Chris McNeil: So maybe you're bringing in what you might call, or some might call a self-correcting feedback loop to compensate for the human mind's natural tendency to generalize and distort and delete information.
Dr. Poornima Luthra: Yeah, absolutely. And that is how the mind Works.
Chris McNeil: But also we need people to notice these inequities that come as a result of this are there to wake us up. And that's a really powerful mission that you have.
Dr. Poornima Luthra: Thank you.
Chris McNeil: Well, If you could create systemic change in organizations, and you talked about, and we were looking at how having the wrong measures or too few measures are only focusing on what can easily be measured which can distort your view of the wonderful kaleidoscope of human capabilities we have around us...
... What are the primary obstacles in thinking and organizational structure and a thinking that drives structure that you see as levers for change in making a difference there?
Dr. Poornima Luthra: So I think there are a few challenges, and I think the two that are most important for us to put on the table is bias at the individual level, collective level, systemic, institutional level. And so we need to address this, and you've rightfully pointed out that we need to have systems in place and processes in place that help us to be able to block that bias because bias is there, it's not going anywhere.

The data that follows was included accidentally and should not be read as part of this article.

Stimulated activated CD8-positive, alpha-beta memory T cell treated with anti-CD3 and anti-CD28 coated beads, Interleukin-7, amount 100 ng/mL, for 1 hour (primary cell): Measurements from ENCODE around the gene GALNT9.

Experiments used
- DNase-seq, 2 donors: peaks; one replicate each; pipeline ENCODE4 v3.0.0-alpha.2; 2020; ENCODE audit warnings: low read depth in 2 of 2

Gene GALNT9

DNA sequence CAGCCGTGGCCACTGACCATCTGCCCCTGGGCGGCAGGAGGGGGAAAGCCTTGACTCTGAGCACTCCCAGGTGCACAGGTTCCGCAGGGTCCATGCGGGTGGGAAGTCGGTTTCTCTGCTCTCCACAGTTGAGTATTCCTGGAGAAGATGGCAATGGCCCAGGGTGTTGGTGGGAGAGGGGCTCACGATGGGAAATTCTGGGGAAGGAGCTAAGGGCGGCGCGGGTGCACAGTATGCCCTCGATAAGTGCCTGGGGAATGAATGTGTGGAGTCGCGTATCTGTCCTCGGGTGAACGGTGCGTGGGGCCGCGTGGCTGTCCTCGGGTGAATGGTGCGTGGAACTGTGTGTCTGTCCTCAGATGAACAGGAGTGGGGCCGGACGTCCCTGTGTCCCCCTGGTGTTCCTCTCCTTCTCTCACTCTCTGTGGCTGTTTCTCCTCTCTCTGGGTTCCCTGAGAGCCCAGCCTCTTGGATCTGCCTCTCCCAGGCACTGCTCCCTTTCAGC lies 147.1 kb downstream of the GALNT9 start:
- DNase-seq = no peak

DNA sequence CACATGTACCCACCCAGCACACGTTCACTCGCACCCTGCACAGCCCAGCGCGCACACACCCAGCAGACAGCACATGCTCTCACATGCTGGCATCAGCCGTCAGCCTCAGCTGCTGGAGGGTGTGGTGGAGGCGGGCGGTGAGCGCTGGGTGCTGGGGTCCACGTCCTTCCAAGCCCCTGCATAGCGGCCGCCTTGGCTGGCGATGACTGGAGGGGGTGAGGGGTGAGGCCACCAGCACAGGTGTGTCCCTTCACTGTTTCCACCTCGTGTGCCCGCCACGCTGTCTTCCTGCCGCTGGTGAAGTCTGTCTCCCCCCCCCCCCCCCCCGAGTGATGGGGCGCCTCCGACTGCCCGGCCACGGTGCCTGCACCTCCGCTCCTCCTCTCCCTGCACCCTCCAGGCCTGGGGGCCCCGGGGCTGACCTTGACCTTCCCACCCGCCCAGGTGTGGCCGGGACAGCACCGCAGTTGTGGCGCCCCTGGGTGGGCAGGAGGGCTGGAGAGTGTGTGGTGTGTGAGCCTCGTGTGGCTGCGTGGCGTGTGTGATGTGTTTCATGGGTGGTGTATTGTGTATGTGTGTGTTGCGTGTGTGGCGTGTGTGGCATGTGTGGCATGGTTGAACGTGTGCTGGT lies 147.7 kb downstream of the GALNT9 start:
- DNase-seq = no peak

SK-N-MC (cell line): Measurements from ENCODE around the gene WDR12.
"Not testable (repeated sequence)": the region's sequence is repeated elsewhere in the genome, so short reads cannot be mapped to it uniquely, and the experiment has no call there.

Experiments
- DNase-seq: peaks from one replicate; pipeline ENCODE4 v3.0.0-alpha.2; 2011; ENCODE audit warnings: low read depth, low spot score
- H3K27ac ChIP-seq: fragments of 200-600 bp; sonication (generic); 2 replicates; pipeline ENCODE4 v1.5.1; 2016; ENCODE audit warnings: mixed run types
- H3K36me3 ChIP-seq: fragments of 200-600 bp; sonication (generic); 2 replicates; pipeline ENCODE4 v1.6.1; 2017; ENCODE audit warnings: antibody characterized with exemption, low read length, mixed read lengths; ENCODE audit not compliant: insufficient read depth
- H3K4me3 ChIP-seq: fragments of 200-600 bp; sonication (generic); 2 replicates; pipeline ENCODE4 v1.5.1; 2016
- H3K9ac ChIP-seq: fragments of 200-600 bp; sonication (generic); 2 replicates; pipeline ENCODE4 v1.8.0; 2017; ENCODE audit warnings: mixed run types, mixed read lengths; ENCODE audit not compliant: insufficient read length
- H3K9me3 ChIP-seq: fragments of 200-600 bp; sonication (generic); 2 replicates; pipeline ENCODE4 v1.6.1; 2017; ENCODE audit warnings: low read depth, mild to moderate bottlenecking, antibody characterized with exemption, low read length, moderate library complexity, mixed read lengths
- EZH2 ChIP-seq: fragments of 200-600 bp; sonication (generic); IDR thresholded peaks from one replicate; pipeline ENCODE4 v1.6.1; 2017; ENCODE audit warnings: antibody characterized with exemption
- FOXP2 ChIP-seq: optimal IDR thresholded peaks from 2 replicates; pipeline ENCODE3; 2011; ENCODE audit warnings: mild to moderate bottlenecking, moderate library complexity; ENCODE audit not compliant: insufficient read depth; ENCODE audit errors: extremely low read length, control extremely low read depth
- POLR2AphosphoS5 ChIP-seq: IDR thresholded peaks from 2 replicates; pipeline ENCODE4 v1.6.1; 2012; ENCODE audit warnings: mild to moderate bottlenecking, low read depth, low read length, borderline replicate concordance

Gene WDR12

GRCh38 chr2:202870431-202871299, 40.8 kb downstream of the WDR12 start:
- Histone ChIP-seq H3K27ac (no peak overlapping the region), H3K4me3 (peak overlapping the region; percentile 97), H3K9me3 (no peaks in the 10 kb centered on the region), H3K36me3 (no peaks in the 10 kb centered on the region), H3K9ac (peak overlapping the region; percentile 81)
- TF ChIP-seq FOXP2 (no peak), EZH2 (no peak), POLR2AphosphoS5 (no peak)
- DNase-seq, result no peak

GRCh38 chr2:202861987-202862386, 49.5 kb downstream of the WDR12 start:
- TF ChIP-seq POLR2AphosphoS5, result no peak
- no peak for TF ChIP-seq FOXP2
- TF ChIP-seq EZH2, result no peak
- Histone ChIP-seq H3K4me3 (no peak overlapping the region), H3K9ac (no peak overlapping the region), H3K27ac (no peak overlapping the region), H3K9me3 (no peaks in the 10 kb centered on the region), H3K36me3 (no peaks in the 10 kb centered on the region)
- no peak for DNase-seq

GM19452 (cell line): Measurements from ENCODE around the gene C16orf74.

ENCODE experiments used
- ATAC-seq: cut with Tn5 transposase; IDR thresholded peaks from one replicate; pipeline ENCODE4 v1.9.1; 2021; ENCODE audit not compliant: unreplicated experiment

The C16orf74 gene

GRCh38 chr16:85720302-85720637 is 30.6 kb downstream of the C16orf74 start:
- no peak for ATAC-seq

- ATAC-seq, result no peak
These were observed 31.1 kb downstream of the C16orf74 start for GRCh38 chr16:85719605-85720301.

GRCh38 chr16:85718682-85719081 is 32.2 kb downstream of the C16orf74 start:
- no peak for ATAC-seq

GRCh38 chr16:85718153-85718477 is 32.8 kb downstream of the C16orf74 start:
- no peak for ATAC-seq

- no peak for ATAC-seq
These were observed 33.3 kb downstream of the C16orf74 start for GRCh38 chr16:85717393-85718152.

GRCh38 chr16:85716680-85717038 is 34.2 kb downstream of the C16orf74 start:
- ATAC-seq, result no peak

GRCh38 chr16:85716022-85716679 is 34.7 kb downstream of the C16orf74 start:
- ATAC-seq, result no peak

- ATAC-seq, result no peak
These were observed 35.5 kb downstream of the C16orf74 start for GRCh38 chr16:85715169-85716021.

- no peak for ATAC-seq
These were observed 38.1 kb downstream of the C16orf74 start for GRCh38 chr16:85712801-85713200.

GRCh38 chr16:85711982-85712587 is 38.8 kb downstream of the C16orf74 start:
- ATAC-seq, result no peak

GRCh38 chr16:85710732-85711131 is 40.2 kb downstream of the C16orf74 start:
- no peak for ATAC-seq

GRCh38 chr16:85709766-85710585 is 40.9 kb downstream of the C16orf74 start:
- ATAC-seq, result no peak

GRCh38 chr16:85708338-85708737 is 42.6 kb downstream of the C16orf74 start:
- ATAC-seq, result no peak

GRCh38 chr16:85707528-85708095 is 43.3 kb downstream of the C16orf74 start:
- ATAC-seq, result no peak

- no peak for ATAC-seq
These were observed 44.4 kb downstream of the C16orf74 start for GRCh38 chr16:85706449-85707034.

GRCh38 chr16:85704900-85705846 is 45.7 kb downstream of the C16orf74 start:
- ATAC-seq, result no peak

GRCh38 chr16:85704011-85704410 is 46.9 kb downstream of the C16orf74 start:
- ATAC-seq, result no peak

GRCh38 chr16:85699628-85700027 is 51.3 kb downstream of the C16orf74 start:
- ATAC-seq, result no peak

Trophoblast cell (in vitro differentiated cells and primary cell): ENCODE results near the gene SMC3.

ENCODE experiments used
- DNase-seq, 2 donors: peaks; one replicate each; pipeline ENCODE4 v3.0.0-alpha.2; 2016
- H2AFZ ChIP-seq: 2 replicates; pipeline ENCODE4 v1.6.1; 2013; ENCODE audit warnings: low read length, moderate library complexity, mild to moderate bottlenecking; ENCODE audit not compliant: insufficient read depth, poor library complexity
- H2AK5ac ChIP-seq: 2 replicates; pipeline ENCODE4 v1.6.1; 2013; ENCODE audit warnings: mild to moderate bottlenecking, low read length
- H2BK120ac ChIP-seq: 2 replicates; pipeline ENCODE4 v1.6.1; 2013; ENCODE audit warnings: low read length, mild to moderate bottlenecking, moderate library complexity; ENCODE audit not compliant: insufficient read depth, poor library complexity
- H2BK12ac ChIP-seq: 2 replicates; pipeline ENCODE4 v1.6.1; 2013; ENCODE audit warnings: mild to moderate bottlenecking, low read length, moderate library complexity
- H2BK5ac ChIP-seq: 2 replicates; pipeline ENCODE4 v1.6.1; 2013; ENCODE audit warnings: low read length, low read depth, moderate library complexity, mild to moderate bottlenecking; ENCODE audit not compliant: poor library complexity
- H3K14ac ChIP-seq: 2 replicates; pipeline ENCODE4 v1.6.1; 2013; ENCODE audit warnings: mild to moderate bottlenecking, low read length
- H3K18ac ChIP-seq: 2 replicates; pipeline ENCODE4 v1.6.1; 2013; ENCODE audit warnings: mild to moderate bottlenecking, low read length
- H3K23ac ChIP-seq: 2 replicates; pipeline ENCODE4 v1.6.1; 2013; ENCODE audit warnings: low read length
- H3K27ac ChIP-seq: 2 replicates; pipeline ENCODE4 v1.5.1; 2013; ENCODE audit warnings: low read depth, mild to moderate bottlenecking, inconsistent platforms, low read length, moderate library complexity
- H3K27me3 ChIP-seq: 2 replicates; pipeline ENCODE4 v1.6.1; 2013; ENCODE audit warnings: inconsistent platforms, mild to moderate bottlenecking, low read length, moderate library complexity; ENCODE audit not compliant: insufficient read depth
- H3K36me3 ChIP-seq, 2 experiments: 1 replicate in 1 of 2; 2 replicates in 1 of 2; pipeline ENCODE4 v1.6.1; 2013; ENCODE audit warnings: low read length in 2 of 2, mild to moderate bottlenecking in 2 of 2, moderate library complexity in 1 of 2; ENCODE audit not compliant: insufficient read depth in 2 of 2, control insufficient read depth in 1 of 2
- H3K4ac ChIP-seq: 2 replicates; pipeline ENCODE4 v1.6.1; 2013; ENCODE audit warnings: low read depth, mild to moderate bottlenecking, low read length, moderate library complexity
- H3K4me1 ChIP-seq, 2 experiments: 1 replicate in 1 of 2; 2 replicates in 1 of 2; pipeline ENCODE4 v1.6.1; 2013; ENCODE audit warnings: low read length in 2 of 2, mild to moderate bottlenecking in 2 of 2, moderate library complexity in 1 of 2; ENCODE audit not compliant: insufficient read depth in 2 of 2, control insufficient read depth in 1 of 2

I think, as I often say in my keynotes, if anyone promises you that you can be de-bias or unbiased or any of those synonymous to that, that's false marketing. So the human brain is naturally going to be biased. The mental shortcuts, heuristics, algorithms that we use are essential to how we process the vast amount of information coming our way. There's no running away from it. The question is how do we ensure that we have the system structures, policies and practices in place that will enable us to block that?
And the reality though is the challenge is that in our organizations, they're set up to favor some and not others. Our systems, our structures, they've all been set up at a time that favors certain groups, the dominant groups in our organizations and not others. So there is an inequity in the system itself. And so we need to reprogram in that way. We need to rebuild these systems and structures.
And unfortunately, that requires a lot of effort. That requires resources, that requires commitment. And it's not something that happens overnight, right? It's not something that you can change in a year. It takes time. And so there needs to be consistent effort towards it. And there's no quick fix to this. And I think that is what I think a lot of organizations really struggle with. Holding onto this, making sure you're committed, making sure that you're diverting resources for the long haul.